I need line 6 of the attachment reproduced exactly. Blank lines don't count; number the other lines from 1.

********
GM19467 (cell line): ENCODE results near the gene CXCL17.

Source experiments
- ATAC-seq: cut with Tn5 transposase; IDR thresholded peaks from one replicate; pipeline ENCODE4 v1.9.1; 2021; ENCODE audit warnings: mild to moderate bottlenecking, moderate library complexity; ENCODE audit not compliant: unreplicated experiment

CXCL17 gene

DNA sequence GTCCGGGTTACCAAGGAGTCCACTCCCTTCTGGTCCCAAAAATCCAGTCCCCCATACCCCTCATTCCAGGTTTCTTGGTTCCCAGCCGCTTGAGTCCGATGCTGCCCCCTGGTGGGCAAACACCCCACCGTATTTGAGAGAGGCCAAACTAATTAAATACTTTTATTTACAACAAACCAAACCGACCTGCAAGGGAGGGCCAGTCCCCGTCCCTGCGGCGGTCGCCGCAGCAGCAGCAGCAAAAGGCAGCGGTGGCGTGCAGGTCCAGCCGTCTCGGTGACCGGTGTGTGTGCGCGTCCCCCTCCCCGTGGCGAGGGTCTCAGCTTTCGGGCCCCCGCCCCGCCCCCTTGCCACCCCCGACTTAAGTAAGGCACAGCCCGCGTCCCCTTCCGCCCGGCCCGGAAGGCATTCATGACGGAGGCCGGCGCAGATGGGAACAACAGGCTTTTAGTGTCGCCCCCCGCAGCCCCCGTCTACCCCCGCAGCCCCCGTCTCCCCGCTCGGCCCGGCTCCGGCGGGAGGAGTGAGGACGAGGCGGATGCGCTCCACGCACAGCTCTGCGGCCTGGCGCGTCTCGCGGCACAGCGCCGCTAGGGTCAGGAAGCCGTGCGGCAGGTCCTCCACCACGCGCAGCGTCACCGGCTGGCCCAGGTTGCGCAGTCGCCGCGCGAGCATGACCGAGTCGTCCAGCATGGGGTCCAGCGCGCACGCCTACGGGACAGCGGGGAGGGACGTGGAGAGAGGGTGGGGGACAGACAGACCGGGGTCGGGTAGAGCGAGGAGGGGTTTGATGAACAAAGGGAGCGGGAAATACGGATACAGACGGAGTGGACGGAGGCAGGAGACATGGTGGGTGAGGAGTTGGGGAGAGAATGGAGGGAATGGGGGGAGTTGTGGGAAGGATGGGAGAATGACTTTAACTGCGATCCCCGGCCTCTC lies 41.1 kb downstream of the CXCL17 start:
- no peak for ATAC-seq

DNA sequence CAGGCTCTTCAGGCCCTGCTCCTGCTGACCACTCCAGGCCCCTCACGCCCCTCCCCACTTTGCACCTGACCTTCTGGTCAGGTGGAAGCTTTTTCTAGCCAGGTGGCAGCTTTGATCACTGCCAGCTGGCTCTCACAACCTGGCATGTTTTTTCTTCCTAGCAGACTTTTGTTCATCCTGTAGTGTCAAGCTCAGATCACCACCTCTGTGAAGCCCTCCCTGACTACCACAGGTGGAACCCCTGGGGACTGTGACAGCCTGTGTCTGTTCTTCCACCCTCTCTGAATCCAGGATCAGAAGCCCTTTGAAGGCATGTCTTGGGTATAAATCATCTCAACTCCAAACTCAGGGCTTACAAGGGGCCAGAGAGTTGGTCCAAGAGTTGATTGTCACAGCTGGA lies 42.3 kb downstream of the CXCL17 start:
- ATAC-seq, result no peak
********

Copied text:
- no peak for ATAC-seq